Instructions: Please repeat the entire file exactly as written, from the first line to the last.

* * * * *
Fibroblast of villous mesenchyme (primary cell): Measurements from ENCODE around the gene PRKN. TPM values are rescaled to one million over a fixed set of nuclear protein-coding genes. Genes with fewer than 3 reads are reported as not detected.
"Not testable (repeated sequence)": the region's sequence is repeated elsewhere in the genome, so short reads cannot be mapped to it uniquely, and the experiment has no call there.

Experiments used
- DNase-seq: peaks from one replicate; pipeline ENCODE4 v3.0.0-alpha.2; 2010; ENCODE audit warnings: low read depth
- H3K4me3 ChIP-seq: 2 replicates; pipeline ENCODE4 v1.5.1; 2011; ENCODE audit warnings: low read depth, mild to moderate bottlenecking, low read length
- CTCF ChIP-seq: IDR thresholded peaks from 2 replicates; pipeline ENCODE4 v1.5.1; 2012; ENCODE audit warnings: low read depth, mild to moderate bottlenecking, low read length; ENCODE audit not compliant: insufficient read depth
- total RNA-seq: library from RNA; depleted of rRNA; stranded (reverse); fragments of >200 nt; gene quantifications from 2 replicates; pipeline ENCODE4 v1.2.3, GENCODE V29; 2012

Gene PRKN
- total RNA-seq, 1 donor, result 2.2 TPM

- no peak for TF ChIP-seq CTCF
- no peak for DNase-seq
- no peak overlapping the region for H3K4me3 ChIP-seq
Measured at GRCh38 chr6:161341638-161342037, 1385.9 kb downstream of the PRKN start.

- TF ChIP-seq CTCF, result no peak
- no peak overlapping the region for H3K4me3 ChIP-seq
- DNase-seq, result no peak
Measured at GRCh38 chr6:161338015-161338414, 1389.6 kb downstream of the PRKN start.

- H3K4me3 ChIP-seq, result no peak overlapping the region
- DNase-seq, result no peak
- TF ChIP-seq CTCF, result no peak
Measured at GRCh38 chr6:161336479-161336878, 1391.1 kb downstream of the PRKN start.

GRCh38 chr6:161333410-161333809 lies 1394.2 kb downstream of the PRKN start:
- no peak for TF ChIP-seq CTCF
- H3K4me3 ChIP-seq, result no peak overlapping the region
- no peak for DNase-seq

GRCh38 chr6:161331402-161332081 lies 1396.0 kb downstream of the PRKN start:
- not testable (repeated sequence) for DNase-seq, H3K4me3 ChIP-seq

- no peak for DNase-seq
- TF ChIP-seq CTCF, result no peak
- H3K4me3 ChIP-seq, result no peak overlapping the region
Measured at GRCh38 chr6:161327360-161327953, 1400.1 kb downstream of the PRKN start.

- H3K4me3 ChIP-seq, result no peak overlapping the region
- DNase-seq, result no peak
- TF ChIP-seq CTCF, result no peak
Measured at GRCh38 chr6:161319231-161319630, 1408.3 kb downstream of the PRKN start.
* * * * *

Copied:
Fibroblast of villous mesenchyme (primary cell): Measurements from ENCODE around the gene PRKN. TPM values are rescaled to one million over a fixed set of nuclear protein-coding genes. Genes with fewer than 3 reads are reported as not detected.
"Not testable (repeated sequence)": the region's sequence is repeated elsewhere in the genome, so short reads cannot be mapped to it uniquely, and the experiment has no call there.

Experiments used
- DNase-seq: peaks from one replicate; pipeline ENCODE4 v3.0.0-alpha.2; 2010; ENCODE audit warnings: low read depth
- H3K4me3 ChIP-seq: 2 replicates; pipeline ENCODE4 v1.5.1; 2011; ENCODE audit warnings: low read depth, mild to moderate bottlenecking, low read length
- CTCF ChIP-seq: IDR thresholded peaks from 2 replicates; pipeline ENCODE4 v1.5.1; 2012; ENCODE audit warnings: low read depth, mild to moderate bottlenecking, low read length; ENCODE audit not compliant: insufficient read depth
- total RNA-seq: library from RNA; depleted of rRNA; stranded (reverse); fragments of >200 nt; gene quantifications from 2 replicates; pipeline ENCODE4 v1.2.3, GENCODE V29; 2012

Gene PRKN
- total RNA-seq, 1 donor, result 2.2 TPM

- no peak for TF ChIP-seq CTCF
- no peak for DNase-seq
- no peak overlapping the region for H3K4me3 ChIP-seq
Measured at GRCh38 chr6:161341638-161342037, 1385.9 kb downstream of the PRKN start.

- TF ChIP-seq CTCF, result no peak
- no peak overlapping the region for H3K4me3 ChIP-seq
- DNase-seq, result no peak
Measured at GRCh38 chr6:161338015-161338414, 1389.6 kb downstream of the PRKN start.

- H3K4me3 ChIP-seq, result no peak overlapping the region
- DNase-seq, result no peak
- TF ChIP-seq CTCF, result no peak
Measured at GRCh38 chr6:161336479-161336878, 1391.1 kb downstream of the PRKN start.

GRCh38 chr6:161333410-161333809 lies 1394.2 kb downstream of the PRKN start:
- no peak for TF ChIP-seq CTCF
- H3K4me3 ChIP-seq, result no peak overlapping the region
- no peak for DNase-seq

GRCh38 chr6:161331402-161332081 lies 1396.0 kb downstream of the PRKN start:
- not testable (repeated sequence) for DNase-seq, H3K4me3 ChIP-seq

- no peak for DNase-seq
- TF ChIP-seq CTCF, result no peak
- H3K4me3 ChIP-seq, result no peak overlapping the region
Measured at GRCh38 chr6:161327360-161327953, 1400.1 kb downstream of the PRKN start.

- H3K4me3 ChIP-seq, result no peak overlapping the region
- DNase-seq, result no peak
- TF ChIP-seq CTCF, result no peak
Measured at GRCh38 chr6:161319231-161319630, 1408.3 kb downstream of the PRKN start.